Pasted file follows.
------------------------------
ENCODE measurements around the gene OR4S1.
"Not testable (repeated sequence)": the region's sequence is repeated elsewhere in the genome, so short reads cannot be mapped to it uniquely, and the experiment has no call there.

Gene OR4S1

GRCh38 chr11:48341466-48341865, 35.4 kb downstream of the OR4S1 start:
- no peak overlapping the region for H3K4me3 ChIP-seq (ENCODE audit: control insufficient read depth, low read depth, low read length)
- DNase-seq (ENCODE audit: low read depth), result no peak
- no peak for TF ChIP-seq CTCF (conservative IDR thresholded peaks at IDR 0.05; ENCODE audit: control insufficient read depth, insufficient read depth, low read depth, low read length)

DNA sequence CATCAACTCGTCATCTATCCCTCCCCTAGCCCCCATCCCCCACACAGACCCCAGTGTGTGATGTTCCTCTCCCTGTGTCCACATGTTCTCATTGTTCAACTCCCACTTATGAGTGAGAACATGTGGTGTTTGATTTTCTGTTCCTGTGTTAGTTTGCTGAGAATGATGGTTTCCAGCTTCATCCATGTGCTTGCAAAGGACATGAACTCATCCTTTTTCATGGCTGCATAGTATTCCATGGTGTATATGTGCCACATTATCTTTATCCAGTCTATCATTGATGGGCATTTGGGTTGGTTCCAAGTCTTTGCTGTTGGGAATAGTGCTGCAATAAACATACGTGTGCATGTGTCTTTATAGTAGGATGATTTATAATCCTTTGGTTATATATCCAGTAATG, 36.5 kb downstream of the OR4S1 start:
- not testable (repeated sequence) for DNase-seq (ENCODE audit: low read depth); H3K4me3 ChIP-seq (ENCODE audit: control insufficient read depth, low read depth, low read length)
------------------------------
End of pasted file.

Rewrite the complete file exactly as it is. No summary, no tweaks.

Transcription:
ENCODE measurements around the gene OR4S1.
"Not testable (repeated sequence)": the region's sequence is repeated elsewhere in the genome, so short reads cannot be mapped to it uniquely, and the experiment has no call there.

Gene OR4S1

GRCh38 chr11:48341466-48341865, 35.4 kb downstream of the OR4S1 start:
- no peak overlapping the region for H3K4me3 ChIP-seq (ENCODE audit: control insufficient read depth, low read depth, low read length)
- DNase-seq (ENCODE audit: low read depth), result no peak
- no peak for TF ChIP-seq CTCF (conservative IDR thresholded peaks at IDR 0.05; ENCODE audit: control insufficient read depth, insufficient read depth, low read depth, low read length)

DNA sequence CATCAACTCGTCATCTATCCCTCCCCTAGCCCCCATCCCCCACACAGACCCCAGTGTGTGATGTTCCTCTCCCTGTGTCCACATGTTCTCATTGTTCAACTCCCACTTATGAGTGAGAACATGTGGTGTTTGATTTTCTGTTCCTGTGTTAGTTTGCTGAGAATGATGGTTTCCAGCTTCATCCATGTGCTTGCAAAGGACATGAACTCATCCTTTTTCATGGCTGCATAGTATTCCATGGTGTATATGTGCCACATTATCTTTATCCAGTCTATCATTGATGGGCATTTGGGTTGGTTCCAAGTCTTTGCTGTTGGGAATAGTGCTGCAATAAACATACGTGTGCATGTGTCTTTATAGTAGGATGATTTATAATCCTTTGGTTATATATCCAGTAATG, 36.5 kb downstream of the OR4S1 start:
- not testable (repeated sequence) for DNase-seq (ENCODE audit: low read depth); H3K4me3 ChIP-seq (ENCODE audit: control insufficient read depth, low read depth, low read length)